It honestly blew me away. I mean I had pretty high expectations but when we actually got out there you had hundreds of college kids screaming at you and a stadium full of people that are diehard for their team. It's just something you don't find very often. It's something you have to cherish.
Your dad took a visit to the student section over the weekend, might have even played a little beer pong. Did he tell you about it?
I didn't know he was going out there. When we got delayed on Friday I was looking for him because I wanted to tell him we might get cancelled. Then all of a sudden everyone in the outfield started chanting "Let's go Huskies!" and I had no idea why. Then I looked at one of my teammates and said "I bet you my dad's out there." There was a photographer next to me so I asked him to take a picture out there. He zoomed in and next thing you know my dad's standing out there holding up a cup.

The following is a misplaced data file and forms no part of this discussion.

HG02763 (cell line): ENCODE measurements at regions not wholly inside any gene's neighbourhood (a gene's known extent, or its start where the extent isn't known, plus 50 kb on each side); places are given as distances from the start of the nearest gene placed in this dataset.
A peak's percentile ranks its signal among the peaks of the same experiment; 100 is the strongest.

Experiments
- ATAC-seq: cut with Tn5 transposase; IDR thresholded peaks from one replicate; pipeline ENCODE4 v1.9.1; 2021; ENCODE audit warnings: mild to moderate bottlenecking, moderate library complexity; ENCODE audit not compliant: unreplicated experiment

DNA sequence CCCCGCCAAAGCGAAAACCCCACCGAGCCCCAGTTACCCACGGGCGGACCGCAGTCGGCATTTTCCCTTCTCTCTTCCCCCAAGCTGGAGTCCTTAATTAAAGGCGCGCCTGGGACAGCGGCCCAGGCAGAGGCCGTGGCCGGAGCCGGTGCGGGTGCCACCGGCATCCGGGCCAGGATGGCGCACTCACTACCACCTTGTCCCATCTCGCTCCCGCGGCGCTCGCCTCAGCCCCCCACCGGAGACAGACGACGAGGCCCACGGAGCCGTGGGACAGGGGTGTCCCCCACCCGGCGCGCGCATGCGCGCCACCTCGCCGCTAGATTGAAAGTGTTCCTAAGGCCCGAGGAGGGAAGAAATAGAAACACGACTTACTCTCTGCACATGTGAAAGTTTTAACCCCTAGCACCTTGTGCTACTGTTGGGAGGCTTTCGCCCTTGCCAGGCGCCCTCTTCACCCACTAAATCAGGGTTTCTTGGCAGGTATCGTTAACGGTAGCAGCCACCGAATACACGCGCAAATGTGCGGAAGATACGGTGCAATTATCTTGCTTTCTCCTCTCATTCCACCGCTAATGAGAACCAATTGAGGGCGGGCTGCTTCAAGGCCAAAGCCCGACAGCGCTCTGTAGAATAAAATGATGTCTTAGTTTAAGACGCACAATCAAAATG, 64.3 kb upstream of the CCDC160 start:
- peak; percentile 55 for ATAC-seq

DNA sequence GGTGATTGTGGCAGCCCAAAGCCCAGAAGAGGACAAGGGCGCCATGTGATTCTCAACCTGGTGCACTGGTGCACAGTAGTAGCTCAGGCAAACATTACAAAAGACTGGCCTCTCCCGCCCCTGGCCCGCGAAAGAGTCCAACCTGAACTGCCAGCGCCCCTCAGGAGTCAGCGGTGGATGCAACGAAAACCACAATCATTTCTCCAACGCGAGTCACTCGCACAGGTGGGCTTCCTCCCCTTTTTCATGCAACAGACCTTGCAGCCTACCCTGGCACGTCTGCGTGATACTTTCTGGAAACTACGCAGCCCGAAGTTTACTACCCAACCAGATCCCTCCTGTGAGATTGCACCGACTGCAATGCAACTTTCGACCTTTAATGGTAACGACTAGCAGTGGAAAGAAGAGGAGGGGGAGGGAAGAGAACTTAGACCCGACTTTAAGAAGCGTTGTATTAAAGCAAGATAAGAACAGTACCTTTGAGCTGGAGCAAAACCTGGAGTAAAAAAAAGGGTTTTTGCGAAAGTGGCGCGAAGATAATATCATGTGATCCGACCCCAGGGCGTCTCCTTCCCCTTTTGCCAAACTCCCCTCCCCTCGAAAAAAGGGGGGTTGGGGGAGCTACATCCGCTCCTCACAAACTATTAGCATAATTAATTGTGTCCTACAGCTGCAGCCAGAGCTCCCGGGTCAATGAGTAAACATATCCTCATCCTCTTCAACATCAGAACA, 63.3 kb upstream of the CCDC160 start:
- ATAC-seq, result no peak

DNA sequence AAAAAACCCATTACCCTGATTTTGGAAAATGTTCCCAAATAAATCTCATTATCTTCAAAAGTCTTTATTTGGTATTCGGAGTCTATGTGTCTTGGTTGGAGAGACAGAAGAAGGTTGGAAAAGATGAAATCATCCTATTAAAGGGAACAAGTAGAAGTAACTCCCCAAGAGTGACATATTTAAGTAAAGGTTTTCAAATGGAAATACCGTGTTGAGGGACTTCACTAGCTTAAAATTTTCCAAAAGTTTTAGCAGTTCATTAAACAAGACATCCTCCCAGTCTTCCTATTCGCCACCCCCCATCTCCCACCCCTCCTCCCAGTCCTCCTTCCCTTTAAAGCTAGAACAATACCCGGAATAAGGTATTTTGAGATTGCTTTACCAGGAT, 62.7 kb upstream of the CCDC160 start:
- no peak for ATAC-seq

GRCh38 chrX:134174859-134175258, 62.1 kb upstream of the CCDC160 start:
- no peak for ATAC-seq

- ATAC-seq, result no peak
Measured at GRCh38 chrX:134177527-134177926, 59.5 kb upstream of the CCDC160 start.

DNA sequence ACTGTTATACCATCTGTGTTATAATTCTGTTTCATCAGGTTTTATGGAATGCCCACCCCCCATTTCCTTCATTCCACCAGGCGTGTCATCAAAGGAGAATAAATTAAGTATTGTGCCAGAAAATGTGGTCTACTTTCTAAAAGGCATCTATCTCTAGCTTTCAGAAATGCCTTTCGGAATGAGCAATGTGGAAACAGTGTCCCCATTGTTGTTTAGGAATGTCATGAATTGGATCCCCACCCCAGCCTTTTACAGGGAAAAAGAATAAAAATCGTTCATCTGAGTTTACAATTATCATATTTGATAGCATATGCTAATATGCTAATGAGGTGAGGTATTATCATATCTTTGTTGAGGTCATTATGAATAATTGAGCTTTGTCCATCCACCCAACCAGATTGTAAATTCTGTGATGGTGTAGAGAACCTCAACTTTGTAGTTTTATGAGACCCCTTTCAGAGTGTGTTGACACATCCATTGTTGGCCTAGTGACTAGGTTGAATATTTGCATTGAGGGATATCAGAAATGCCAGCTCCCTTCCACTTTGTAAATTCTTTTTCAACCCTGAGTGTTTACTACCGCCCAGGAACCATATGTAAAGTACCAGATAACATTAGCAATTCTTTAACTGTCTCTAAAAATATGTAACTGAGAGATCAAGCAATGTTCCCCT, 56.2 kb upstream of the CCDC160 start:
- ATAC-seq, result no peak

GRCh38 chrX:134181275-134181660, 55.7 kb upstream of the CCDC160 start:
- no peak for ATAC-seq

Is handling a bigger crowd something y'all prepared for? Did the coaches discuss how to handle the hostile environment?
Yea, we do a lot of stuff actually. We really focus on our breathing and getting into a moment where you can tune out all those people. The coaches do a really good job with that.
Can you actually tune it out though? As a player, does the heckling have an effect on you?
Oh yea. You don't want to acknowledge them because that's what they want. But it's hard because they're funny, they make you laugh. They crack some good jokes out there.